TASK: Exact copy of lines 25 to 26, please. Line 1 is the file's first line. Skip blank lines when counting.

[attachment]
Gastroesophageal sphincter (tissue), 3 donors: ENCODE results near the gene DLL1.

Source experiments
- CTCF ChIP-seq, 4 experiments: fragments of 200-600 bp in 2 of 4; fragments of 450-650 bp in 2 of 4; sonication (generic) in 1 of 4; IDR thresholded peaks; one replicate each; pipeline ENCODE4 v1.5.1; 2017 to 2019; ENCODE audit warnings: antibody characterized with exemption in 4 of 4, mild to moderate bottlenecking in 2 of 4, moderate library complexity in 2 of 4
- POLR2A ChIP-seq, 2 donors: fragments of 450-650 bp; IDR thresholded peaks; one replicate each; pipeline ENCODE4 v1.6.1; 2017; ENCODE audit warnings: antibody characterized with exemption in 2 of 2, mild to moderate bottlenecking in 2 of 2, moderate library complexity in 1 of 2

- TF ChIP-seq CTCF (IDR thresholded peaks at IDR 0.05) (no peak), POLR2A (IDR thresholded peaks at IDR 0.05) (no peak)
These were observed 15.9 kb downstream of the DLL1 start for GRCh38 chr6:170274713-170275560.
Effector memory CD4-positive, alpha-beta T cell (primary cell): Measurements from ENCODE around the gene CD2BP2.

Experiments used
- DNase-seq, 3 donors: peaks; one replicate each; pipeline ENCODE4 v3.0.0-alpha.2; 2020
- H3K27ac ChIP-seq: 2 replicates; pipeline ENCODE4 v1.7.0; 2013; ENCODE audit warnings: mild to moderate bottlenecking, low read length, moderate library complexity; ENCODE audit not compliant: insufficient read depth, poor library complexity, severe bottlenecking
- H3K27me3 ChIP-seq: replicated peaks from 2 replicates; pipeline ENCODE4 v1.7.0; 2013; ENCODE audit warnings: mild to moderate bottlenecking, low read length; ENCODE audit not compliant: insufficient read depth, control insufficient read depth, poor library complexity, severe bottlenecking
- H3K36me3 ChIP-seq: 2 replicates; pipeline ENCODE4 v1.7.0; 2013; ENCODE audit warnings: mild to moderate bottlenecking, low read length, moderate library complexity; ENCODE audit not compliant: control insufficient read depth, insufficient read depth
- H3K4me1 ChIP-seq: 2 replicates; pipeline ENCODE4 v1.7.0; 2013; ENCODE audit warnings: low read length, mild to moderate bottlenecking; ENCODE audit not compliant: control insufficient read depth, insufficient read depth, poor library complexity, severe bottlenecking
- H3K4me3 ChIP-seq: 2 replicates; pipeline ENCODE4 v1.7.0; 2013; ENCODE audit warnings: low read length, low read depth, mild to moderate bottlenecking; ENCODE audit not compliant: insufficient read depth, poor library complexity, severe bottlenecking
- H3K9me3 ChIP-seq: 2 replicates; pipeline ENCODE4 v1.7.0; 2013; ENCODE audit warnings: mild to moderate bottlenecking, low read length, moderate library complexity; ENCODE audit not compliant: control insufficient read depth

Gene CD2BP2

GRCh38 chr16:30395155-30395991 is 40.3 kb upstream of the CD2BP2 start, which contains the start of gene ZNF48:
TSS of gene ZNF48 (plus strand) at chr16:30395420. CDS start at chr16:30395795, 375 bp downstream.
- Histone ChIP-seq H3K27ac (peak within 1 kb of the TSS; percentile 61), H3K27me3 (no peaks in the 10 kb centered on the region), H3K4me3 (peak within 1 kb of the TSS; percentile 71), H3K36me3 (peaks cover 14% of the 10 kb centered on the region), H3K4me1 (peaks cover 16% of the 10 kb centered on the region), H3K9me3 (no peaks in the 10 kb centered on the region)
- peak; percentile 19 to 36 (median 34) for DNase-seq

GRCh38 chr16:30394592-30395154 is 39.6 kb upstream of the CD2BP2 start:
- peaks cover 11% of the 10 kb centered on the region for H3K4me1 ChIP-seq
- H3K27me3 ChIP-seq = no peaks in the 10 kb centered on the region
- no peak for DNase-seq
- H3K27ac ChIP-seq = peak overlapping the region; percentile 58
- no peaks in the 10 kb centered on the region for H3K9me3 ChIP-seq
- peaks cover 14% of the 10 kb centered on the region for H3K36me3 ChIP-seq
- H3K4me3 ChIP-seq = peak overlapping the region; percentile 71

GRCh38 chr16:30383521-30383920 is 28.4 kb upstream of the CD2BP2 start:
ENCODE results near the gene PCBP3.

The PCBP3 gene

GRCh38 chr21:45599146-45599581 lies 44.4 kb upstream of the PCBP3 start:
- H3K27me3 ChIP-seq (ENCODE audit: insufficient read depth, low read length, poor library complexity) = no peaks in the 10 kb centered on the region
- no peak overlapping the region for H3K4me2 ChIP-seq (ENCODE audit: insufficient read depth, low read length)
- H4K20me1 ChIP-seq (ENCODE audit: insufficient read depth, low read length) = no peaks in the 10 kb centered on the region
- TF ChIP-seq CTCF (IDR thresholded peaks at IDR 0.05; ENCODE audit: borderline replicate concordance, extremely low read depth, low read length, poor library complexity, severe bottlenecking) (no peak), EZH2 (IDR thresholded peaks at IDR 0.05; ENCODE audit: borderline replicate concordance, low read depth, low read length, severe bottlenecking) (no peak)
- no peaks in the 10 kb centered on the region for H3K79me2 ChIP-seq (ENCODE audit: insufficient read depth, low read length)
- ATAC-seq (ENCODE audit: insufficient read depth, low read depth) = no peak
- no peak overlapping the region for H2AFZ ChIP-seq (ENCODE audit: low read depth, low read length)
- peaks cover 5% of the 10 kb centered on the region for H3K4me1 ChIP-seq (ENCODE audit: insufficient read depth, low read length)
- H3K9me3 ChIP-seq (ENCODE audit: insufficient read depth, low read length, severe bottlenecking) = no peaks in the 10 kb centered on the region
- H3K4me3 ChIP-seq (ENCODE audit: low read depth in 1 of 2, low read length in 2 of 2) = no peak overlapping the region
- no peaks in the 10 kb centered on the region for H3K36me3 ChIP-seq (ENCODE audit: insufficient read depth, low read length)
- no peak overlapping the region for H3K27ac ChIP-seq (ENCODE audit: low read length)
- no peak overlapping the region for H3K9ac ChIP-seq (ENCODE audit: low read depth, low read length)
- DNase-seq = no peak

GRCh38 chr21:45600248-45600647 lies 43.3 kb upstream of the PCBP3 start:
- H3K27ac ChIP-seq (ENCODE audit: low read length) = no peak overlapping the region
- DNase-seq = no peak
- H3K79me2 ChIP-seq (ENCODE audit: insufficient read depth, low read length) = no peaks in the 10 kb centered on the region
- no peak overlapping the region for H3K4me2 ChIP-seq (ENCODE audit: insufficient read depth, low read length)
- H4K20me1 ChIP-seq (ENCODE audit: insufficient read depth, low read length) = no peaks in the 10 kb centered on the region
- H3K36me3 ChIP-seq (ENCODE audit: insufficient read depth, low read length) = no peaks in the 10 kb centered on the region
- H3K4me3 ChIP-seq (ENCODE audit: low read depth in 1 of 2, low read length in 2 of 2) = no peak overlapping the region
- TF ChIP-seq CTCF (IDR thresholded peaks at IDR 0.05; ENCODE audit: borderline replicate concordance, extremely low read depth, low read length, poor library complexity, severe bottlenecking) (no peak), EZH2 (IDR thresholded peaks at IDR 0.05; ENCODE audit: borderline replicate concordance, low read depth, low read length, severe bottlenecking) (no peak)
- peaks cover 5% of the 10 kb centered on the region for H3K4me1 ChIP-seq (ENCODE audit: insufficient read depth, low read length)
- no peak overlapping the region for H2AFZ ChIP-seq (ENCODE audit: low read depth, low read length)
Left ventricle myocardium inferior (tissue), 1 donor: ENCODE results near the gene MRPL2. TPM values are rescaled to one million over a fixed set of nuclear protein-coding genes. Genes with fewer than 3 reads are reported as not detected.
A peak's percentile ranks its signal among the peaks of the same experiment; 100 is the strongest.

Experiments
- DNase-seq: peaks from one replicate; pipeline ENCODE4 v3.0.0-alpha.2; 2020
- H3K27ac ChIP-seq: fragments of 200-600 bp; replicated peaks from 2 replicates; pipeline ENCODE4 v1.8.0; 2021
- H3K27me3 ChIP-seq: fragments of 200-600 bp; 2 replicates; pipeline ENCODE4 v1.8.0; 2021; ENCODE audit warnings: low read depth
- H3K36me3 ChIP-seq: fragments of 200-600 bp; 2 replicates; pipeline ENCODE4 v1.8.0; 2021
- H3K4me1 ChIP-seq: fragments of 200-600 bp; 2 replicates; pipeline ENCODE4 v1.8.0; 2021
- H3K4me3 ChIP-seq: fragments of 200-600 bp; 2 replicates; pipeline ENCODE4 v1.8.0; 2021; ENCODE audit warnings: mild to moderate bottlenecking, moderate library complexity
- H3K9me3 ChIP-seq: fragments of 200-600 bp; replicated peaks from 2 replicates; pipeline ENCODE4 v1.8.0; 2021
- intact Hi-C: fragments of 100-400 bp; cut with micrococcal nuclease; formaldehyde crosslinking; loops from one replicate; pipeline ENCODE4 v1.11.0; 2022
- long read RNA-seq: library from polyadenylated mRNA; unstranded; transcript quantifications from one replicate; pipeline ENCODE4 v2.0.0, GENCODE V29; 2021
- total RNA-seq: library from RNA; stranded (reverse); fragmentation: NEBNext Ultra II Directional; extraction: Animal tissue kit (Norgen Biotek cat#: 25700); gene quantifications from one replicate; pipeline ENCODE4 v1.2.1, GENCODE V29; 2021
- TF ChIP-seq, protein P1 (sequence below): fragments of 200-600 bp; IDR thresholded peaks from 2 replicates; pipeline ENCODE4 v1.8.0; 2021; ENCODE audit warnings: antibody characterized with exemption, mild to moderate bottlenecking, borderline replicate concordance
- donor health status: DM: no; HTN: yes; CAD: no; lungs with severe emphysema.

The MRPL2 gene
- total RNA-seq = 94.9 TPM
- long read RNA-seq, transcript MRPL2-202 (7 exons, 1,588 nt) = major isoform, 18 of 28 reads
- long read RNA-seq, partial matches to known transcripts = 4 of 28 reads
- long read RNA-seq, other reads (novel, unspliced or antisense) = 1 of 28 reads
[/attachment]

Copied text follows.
- H3K27ac ChIP-seq = peak overlapping the region; percentile 58
- no peaks in the 10 kb centered on the region for H3K9me3 ChIP-seq